Retired Air Force Maj. Gen. Don Litke, an NWFSC trustee, endowed scholarships for culinary students and is now funding construction of a hydroponic greenhouse where all the vegetables for the culinary program will be grown with enough left over to support pantries on campus and off.
Chef and culinary arts professor Layne Eggers calculated the greenhouse’s yield — it can produce a tomato in five weeks versus the usual nine — and found himself thinking about how to deal with the surplus food it will generate.
Stephenson said the culinary program is capable of drawing students from around the country and has speeded consideration for developing on-campus housing.
Culinary and hospitality students combine to serve meals in an on-campus “pop-up restaurant” whose offerings, Stephenson said, are superior to meals he has enjoyed at the Culinary Institute of New York.
Business and Industry
Stephenson has worked to ensure that NWFSC’s relationships with business leaders in its service area are close and strong.
“All of our programs must be relevant, lead to a job and support business and industry,” Stephenson said. “Our mantra is ‘improving lives,’ and I have expanded that to include improving the quality of place: where we play, where we live, where
At Stephenson’s direction, NWFSC has expanded its Division of Workforce Development Training. A staff member, Bill Allison, formerly with Okaloosa Gas, collects data on the business and industry community and finds out what its needs are so that the school can deliver programming that will help them secure and retain employees and become more efficient, effective and productive.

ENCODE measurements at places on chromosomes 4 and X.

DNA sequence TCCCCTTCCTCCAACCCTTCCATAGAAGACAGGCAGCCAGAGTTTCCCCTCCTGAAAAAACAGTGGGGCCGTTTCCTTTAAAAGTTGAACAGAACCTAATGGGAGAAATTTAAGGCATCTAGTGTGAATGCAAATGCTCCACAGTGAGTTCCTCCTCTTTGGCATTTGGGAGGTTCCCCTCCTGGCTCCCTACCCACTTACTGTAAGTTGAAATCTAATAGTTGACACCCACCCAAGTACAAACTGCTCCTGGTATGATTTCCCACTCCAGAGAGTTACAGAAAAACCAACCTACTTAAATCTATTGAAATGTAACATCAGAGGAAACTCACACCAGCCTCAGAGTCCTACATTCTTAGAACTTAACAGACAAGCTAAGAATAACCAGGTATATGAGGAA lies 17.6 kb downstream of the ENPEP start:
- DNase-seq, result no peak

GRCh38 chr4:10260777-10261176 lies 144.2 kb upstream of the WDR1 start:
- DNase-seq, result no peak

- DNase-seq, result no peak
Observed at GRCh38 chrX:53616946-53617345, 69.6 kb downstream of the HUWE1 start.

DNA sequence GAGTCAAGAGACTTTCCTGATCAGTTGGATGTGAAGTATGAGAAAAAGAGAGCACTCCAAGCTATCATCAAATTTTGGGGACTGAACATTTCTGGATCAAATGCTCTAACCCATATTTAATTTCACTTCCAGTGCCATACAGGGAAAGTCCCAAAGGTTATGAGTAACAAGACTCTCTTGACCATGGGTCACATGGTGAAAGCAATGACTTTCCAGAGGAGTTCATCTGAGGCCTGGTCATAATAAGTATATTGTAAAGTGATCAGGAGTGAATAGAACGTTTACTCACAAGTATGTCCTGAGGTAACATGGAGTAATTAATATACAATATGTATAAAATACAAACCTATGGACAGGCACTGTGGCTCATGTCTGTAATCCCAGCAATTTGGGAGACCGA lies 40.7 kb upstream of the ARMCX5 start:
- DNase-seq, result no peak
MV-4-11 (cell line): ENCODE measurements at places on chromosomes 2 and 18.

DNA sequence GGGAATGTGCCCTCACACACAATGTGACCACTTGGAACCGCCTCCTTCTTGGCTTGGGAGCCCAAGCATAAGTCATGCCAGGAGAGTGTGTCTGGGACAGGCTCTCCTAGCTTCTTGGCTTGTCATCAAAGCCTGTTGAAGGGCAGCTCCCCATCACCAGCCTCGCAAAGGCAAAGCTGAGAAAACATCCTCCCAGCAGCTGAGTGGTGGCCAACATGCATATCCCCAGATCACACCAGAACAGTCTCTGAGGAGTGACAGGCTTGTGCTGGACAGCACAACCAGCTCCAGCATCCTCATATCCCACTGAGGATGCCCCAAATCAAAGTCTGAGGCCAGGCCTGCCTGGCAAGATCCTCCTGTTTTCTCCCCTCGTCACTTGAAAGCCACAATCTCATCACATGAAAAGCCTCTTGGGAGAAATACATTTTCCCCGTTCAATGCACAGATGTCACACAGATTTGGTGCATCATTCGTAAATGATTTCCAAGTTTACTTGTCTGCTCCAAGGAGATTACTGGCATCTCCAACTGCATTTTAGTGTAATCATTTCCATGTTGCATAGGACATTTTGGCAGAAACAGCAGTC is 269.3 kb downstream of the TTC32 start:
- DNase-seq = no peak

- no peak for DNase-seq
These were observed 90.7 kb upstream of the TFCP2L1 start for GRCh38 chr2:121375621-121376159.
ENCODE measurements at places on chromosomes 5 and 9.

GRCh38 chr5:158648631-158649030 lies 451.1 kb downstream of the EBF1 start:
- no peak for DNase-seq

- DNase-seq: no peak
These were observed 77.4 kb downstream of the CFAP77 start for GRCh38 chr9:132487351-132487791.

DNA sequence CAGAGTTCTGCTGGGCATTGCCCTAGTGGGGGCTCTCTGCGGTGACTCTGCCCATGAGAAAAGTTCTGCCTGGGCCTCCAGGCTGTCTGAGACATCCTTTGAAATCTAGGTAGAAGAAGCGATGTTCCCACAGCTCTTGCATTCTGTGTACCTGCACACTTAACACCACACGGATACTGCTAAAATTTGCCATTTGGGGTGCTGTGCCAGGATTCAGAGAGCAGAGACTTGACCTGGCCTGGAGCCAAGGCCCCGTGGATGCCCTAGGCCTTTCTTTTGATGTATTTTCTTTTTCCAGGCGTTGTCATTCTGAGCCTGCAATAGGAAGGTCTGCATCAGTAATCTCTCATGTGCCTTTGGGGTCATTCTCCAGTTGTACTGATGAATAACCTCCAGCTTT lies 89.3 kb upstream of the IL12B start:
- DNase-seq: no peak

Referring to leadership training made possible by benefactors Dave Costa and Eileen Arpke, Stephenson commented, “The work we do transcends the assembly line or an engineering office. We devote a lot of resources to ensure that the business and industry community can be heard.”
Stephenson encourages members of his leadership team to become members of chambers of commerce or other civic organizations. He is an officer at the Niceville-Valparaiso Chamber of Commerce and serves on the Okaloosa County Economic Development Council’s board. Cristie Kedroski, NWFSC’s vice president of college advancement, is a director at the Walton County Chamber.
“You don’t know what you don’t know if you don’t get out. If you’re not externally facing and engaged with the bigger picture and the people that you serve, you’re not going to know what their needs and demands are,” Stephenson said.
“As a community member, I want to keep this institution strong and flourishing because of the role it plays in economic development. Each of our programs has an advisory committee made up of people who work in that area.”
Community engagement also takes the form of the President’s Speaker Series, now in its second year. Lined up to address audiences at Mattie Kelly were Apollo astronaut Winston Scott; John Quinones, the host of ABC TV’s “What Would You Do?” and
Dale Berra, who has written a memoir about growing up as the son of Yogi.
At this point in his career, Stephenson believes he is at the end of his professional pathway.
“I don’t intend to go anywhere,” he said. “We have laid some foundational work here, and that work will lead to what will be some wonderful successes for